Feds dismantle Blue Origin and Dynetics protests of NASA�s SpaceX lunar lander award � TechCrunch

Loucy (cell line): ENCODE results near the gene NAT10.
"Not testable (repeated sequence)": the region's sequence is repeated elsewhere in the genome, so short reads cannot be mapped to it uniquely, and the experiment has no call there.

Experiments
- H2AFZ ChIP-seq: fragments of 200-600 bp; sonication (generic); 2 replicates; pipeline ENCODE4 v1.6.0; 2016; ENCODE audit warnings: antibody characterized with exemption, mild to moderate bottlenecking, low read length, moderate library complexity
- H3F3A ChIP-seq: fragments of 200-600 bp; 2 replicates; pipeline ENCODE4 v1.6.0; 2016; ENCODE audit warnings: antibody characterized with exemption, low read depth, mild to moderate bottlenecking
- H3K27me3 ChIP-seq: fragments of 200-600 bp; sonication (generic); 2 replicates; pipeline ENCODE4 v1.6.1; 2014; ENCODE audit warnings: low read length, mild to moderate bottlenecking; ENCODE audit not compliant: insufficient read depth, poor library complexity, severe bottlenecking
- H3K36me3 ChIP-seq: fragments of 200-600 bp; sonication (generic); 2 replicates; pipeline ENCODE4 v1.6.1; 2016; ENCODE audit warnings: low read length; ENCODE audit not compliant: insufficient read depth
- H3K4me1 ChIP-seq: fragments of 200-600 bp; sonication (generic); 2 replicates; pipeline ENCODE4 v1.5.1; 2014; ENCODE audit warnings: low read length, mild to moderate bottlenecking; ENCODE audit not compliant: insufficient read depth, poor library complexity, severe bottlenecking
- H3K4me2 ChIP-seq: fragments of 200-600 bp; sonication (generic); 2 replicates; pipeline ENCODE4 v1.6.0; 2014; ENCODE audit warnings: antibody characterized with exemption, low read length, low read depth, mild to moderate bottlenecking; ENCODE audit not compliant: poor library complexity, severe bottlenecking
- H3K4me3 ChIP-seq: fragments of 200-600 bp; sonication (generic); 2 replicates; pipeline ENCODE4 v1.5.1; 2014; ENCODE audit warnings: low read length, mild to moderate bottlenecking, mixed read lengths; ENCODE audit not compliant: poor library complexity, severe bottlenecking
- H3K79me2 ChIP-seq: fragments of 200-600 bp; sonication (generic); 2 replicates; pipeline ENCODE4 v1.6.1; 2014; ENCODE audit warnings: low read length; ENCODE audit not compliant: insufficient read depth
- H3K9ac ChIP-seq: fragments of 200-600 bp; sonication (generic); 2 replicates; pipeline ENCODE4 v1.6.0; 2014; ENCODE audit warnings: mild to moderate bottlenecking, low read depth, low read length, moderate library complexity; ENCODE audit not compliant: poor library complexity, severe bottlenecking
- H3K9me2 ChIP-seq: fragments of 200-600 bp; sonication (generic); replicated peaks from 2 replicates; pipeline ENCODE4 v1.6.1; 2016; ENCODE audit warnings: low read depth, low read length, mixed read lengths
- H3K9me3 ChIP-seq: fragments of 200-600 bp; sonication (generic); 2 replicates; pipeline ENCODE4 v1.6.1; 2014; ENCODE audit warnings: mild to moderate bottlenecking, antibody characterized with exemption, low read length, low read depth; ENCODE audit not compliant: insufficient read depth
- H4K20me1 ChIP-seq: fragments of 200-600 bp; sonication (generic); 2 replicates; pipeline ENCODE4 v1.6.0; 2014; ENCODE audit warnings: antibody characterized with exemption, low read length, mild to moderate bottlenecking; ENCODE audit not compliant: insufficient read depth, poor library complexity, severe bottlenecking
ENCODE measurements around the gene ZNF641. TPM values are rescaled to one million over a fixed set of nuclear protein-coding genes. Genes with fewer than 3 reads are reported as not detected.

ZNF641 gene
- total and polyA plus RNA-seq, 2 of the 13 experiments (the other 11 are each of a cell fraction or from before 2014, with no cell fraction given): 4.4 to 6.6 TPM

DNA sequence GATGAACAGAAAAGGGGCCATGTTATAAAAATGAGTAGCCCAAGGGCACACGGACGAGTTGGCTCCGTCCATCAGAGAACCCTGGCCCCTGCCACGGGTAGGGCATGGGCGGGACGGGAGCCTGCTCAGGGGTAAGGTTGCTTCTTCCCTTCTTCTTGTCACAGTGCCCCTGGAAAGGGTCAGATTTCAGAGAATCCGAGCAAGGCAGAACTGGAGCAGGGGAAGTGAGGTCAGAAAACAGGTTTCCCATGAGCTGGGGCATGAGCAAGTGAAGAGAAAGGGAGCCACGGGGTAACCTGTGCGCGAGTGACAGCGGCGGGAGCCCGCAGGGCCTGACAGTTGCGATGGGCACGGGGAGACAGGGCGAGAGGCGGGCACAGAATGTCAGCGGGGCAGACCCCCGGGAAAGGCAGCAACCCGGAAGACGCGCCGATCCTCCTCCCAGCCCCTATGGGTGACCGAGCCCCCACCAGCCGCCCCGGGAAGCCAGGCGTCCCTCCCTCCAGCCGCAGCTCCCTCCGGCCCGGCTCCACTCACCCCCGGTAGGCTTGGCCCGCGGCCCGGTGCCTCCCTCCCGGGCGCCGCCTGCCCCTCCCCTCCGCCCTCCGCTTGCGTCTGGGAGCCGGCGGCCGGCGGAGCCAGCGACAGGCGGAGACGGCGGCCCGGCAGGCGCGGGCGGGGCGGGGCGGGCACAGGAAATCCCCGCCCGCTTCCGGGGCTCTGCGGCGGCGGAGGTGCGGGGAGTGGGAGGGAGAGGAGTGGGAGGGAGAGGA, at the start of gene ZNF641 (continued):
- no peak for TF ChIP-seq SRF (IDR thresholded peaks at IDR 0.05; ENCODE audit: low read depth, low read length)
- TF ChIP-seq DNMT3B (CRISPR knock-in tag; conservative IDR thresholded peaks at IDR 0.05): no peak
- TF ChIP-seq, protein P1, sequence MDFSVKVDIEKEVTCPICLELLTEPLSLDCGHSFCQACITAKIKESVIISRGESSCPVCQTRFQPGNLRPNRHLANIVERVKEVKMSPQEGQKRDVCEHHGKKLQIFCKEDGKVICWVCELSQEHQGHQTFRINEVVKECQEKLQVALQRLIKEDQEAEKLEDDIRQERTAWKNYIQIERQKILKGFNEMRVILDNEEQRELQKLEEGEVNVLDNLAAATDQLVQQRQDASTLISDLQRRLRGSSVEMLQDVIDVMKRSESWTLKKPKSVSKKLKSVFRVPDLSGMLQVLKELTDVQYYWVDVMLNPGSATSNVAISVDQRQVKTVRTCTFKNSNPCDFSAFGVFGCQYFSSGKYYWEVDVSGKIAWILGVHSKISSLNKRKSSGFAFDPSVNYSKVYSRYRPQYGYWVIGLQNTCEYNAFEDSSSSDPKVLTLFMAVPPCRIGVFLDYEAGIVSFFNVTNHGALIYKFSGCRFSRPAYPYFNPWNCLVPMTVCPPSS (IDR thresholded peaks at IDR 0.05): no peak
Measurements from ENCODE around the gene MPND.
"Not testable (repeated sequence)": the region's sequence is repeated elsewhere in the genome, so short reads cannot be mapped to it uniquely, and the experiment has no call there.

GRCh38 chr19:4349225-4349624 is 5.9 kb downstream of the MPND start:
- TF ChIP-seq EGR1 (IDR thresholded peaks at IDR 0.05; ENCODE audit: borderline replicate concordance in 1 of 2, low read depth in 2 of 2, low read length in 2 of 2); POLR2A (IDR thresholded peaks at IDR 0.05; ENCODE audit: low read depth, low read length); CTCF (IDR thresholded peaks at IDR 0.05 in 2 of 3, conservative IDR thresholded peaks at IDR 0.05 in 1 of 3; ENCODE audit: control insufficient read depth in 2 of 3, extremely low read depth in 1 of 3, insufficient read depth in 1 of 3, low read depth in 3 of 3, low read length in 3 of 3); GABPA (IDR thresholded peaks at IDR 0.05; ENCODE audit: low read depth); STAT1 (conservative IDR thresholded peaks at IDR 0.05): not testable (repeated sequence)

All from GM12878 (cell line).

Blue Origin and Dynetics continue to agitate over NASA's decision to only award one contract to SpaceX for the construction of a Human Landing System to support the Artemis program. Blue Origin and Dynetics protested the decision, but it was rejected. Now, the Government Accountability Offices arguments which Blue Origin openly questioned are available for everyone to see. These are some highlights of the point-by-point investigation into the complaints made by the losing companies. NASA selected the three companies listed for funding early to develop and propose a lunar landing platform that could be operational by 2024. They suggested that the next step would be to select two proposals to proceed with. SpaceX was the only company to walk away with a contract when it came time for awards. Blue Origin and Dynetics protested the decision in their own ways, but they had similar reasons. First, NASA should have given two companies as promised. Second, it is dangerous and anti-competition to not do so. It should have changed the terms of the award process after it realized it did not have enough budget. The third problem was that NASA did not evaluate the proposals fairly and showed bias against SpaceX and the other applicants in different ways. All of these concerns are addressed by the GAO in their report. Blue Origins follow up complaint that the agency's limited jurisdiction meant it could not adequately address the protests is made look like a bunch of sour grapes. It's done! The answer to the question of whether one company should be awarded a contract and not two is clear. Multiple times, the announcement stated that all of it was dependent on the availability of enough money. NASA might have hoped or expected to be able to award two contracts. However, it was clear that it would award at least one contract. What if one applicant met all requirements, and the other didn't? NASA would be required to pay money to an ineligible applicant. It is not true, and that's what was more or less what happened. The following is taken from the report: Even if a solicitation indicates an intention to award multiple contracts, we recognize that agencies are not required to do so if the proposal evaluation determines that one contract should be awarded. Regardless of the agency's intentions, an agency cannot exceed the available funds when it awards contracts. According to the GAO, NASA's decision-making process weighed the technical approach as the most important, followed by price and management (i.e. organization, scheduling, etc.). Each proposal was evaluated separately on each of these attributes, and the final results were then compared. Here's a summary of the ratings given: The report is again available: The technical approach factor was to be greater than the total evaluated cost factor. In turn, the management approach factor was more important than the management factor. However, the non-price factors were significantly more important that price when taken together. Contrary to protesters' arguments, SpaceX's proposal was rated the highest under all three evaluation criteria. The final budget for NASA left less money for HLS than was expected. This forced the agency to make difficult choices. They had a proposal that was both as good or better than others technically (the most important factor), and significantly better than others organizationally, and it came in at an affordable cost. It was clear that SpaceX was the right choice for a contract. NASA discovered that the cupboard was empty after it had done so. Blue Origin maintained that they should be contacted to make it work. They suggested that if NASA had approached them to negotiate, they might have put together an offer that was even better than SpaceX's. (Jeff Bezos' brazen, after-the fact $2 billion offer suggests that they had some leeway. NASA had however already determined otherwise, as the GAO confirms. It was concluded that SpaceX could be negotiated with to transfer $[DELETED] in FY2021 milestone payments (or about [DELETED]% of the $2.941 trillion total proposed price) to other years in order to meet NASA's FY2021 funding restrictions. The SSA, however, concluded that it was impossible for Blue Origin ($5.995billion) and Dynetics ($9.082billion) to materially lower their substantially higher total prices without making any changes to their respective management and technical approaches. It is not difficult to see the problem here, despite redactions. Although it was possible, and even reasonable, that SpaceX would shift some hundred million around in order to make the fiscal math work (which was already questionable at the 3 billion mark), it was impossible to imagine that Blue Origin or Dynetics could cut half or more of their costs to make these same fiscal milestones happen. NASA's selection committee explained the following: NASA cannot afford to pay Blue Origin a lower price for the scope work after accounting for a SpaceX contract award. Blue Origin claimed that NASA should have advised them about the possibility of restrictions in the selection process. However, the GAO noted that the federal budget is not secret and that companies did not raise the issue until after the award was announced. It stated that such complaints must be made promptly to be considered serious and that there are no indications that anything would have been different if NASA had warned. The protestors also raised the question of whether selecting one provider is unfairly competitive and too risky. Although the GAO acknowledges that these critical questions of policy might merit further public discussion, the complaint is moot as NASA didn't have enough money to do more than one. We, as voters and space advocates, may find it a pity that NASA did not have $6 billion to spare. However, that does not mean that the agency's decision to use the money for the best purposes possible was wrong. No one can hear what you scream in space. Blue Origin and Dynetics claimed that SpaceX was unfairly evaluated in the evaluation process. The GAO views these claims as nonsense. Blue Origin claims that the announcement didn't require vehicles to be capable of landing in the dark. First of all, it does. Second, space is dark. You're going to have a hard time getting your design noticed. Another example is that the communication systems Blue Origin and SpaceX proposed for use were flagged as not meeting certain requirements. Blue Origin received a significant flaw and SpaceX got a weak. The GAO disagrees. Even a cursory look at the evaluation record shows that there are material differences between proposals that support NASAs various evaluation findings. In this instance, four of Blue Origins communication links didn't work as required and a fifth was considered a possibility. SpaceX had only two of its communications links fail to work correctly. This type of significant difference was evident in all of the objections made by the complainants. The report actually states: We are surprised that Blue Origin has not rebutted any analysis provided by the contracting officer in relation to Blue Origins and SpaceXs proposals. Blue Origin challenged the agency's evaluation of its proposal at first, but then retracted that protest after receiving the agency report. Blue Origin was unhappy that SpaceX received extra points for designing a spacecraft that was safe, healthy, and comfortable, even though many of the design choices were not required. NASA considers these meritorious and the GAO states that NASA has the right to do so as an expert agency. They call it a good example of why discretion is appropriate in such cases. The report states that even if several of the decisions were successfully challenged, it would not have affected the outcome. SpaceX was awarded the following evaluations: Technical: 3 strengths, 10 strengths, 6 weaknesses and 1 weakness : 3 significant strengths, 10 strengths; 6 weakness; and 1 major weakness. Management: 2 significant strengths, 3 strengths; 2 weaknesses; and 2 strengths. Blue Origin was awarded the following: Technical: 13 strengths, 14 weaknesses, and 2 major weaknesses 13 strengths, 14 weaknesses, and 2 significant flaws Management: 1 significant strength, 2 strengths, and 6 weaknesses It's not a good feeling to find yourself being beaten on almost every aspect of life. But that seems to be the case here. Dynetics and its complaint share the same fate but are given a little more harsh treatment. Even though there is a possibility that protesters might prevail on a small portion of NASAs evaluation challenges, the record shows that NASAs evaluation was largely reasonable and that the relative competitiveness of the offerors in the non-price factor would not materially alter. The protests have been denied. This is a brutal document of the failures of Blue Origin, Dynetics and Dynetics. It would not have been necessary if the companies had taken their lumps accepted by NASA that they arent out for them. They lost, and now they are just whiny and inept instead of ambitious could bes.